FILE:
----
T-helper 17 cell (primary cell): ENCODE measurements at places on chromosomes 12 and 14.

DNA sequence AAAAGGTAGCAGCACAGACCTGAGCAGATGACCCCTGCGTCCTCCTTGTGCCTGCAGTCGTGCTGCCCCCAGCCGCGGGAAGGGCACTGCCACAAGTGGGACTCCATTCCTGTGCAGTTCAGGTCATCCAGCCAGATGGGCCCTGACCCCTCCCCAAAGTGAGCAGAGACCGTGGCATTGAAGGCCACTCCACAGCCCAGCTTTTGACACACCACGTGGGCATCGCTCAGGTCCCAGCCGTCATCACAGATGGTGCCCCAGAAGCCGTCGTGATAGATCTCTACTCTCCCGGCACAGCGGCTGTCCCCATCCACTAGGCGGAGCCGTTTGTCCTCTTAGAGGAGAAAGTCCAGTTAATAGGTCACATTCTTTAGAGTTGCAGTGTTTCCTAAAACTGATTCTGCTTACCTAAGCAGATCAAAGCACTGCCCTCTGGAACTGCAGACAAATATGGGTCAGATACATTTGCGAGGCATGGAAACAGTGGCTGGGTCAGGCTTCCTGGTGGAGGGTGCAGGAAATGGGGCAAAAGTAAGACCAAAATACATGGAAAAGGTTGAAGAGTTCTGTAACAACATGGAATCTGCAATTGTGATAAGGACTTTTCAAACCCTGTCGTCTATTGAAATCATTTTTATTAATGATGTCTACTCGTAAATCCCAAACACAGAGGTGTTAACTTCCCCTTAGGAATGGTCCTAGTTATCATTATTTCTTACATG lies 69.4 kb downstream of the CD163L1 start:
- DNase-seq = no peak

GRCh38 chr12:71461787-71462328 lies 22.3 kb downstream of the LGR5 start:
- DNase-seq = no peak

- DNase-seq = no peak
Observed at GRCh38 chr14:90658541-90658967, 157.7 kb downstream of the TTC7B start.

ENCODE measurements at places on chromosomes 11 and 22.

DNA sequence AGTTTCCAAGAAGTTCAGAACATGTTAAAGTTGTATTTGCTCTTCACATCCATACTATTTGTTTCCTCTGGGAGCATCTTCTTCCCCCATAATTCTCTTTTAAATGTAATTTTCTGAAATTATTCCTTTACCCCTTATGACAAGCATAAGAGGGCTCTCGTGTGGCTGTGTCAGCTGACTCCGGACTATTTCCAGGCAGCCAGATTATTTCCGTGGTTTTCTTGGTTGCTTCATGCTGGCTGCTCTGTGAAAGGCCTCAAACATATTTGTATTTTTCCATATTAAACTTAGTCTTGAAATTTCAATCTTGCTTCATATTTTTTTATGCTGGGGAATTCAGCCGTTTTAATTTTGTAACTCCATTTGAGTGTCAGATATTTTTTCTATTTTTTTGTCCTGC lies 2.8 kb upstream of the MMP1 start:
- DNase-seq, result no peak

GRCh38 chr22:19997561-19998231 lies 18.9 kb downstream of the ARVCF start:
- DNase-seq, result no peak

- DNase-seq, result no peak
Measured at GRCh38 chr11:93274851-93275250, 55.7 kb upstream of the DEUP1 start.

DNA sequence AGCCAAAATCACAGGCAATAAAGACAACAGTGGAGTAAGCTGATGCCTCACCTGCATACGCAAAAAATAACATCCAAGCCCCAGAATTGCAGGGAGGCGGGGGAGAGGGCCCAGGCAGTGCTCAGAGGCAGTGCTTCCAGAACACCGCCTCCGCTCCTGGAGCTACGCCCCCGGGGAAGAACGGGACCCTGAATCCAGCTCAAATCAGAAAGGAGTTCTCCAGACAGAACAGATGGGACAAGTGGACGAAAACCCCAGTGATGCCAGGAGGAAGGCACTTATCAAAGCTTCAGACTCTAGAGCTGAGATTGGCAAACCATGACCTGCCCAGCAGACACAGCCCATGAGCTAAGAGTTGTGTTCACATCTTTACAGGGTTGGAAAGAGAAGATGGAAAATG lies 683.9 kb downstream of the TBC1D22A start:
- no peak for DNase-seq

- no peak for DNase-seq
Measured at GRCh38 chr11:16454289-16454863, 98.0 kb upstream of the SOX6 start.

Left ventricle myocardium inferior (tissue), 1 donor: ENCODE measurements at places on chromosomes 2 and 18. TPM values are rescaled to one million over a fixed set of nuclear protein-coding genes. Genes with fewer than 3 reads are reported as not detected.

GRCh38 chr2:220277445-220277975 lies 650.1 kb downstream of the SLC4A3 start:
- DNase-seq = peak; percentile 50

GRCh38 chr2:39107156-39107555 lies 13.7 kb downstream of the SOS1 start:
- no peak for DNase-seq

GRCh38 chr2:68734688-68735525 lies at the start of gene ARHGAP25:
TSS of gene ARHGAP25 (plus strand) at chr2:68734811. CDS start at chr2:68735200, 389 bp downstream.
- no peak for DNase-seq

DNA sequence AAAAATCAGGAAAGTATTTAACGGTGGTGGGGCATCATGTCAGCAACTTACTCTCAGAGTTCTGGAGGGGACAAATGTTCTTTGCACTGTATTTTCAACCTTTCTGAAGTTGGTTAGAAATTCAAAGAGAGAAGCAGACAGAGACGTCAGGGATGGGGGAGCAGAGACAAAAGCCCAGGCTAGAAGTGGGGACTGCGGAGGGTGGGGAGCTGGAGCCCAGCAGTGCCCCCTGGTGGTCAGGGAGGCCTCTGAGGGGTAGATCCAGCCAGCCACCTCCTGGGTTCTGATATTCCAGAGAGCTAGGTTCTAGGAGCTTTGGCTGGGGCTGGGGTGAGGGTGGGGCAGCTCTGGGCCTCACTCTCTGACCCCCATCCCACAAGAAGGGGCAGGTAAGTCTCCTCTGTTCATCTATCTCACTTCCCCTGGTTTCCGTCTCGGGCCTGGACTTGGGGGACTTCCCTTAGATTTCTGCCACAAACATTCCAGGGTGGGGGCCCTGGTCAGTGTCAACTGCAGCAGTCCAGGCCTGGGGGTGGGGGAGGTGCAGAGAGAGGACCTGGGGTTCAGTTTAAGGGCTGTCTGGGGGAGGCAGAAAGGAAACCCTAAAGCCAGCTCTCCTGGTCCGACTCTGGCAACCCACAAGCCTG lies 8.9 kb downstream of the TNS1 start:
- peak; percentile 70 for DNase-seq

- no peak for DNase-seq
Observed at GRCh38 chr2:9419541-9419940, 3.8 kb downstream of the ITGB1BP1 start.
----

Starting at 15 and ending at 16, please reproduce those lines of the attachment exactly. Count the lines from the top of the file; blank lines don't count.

DNA sequence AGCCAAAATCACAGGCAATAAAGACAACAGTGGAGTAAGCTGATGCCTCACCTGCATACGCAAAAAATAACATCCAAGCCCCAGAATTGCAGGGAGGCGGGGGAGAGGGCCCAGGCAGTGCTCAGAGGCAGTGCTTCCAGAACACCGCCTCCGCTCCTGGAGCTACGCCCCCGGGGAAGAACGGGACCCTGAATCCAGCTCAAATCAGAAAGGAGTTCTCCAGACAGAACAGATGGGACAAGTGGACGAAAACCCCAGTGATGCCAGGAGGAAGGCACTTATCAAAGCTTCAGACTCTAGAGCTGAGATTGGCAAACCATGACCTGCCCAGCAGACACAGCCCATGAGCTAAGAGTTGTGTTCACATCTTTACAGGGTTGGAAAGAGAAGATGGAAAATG lies 683.9 kb downstream of the TBC1D22A start:
- no peak for DNase-seq